This post shows a way to quickly show that the determinant is multiplicative without getting your hands dirty.
Assuming that it is known that there is, up to scale, only one alternating -linear form (i.e. that ), one can proceed as follows. Given , consider the map , . This is clearly -linear and alternating, whence there exists some such that . Evaluating at the identity matrix gives . Evaluating at gives .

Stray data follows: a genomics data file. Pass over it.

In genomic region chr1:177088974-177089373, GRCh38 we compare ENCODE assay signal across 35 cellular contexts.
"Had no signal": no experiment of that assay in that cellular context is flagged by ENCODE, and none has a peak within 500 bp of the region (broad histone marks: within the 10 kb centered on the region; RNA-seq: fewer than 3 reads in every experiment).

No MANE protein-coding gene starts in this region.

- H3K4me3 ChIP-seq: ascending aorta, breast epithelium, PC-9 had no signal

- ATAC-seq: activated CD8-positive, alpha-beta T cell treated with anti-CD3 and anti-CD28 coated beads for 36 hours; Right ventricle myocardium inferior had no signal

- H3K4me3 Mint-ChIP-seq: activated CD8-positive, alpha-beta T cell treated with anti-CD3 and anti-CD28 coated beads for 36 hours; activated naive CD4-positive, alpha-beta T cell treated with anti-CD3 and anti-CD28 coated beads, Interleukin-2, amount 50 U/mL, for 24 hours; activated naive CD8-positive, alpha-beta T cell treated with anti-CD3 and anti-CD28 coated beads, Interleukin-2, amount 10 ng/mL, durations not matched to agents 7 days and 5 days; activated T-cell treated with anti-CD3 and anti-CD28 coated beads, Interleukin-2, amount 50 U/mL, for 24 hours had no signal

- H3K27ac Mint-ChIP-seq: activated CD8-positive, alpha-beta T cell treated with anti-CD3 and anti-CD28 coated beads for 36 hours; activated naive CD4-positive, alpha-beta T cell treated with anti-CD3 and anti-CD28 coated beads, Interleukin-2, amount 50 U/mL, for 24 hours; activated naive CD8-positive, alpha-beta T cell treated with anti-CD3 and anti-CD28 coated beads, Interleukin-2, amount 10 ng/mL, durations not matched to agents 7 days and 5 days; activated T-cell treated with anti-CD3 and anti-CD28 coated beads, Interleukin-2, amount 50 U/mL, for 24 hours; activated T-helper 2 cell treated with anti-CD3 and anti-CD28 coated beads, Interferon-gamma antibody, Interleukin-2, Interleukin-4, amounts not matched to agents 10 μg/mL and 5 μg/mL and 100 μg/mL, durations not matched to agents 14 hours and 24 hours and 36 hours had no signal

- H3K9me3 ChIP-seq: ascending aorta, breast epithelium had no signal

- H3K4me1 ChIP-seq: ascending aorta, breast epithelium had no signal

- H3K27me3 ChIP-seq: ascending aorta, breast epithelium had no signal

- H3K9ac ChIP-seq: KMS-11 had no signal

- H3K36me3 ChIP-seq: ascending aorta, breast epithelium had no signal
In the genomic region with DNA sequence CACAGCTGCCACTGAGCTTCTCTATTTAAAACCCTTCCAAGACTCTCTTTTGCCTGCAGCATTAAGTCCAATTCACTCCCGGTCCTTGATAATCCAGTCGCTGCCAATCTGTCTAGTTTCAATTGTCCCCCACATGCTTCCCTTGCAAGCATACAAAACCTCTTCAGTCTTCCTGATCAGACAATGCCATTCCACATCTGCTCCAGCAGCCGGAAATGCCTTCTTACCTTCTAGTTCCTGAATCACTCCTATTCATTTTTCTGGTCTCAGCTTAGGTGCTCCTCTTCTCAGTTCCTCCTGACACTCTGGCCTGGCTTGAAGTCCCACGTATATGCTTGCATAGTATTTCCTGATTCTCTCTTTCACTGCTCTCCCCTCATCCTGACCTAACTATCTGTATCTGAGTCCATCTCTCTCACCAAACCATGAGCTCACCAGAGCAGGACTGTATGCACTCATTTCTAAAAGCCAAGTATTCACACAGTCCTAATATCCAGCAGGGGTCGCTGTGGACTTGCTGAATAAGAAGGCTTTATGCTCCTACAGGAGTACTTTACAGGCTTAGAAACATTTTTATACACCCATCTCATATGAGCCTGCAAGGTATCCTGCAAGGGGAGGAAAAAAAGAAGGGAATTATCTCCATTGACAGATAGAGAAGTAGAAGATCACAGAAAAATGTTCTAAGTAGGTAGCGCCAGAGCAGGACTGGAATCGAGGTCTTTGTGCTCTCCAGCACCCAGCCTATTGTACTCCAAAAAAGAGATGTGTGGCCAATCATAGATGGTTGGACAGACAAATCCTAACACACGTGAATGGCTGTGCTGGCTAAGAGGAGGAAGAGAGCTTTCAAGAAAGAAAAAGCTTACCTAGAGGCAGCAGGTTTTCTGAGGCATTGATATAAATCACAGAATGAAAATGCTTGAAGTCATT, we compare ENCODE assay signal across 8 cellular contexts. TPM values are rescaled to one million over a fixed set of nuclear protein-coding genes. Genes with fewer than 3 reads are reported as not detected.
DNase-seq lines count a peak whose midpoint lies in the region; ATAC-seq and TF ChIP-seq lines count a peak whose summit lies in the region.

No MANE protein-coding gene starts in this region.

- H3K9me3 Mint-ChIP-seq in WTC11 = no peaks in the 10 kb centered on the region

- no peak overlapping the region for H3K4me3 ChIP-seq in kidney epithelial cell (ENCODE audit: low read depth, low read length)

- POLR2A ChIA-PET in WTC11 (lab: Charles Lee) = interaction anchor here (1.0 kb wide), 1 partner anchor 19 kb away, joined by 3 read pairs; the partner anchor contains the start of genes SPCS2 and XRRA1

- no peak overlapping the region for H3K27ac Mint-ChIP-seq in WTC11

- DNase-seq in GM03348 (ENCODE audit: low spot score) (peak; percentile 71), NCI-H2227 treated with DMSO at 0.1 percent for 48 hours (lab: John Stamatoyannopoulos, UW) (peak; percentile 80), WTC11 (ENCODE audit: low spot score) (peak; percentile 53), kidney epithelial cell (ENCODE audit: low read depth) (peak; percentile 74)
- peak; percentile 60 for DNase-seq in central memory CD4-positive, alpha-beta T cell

Of course, using the trick similar to the first lemma here, it suffices to show this for to obtain it for any unitary commutative ring, after showing that the determinant is in fact a polynomial equation with integer coefficients (for example, by showing the Leibniz formula).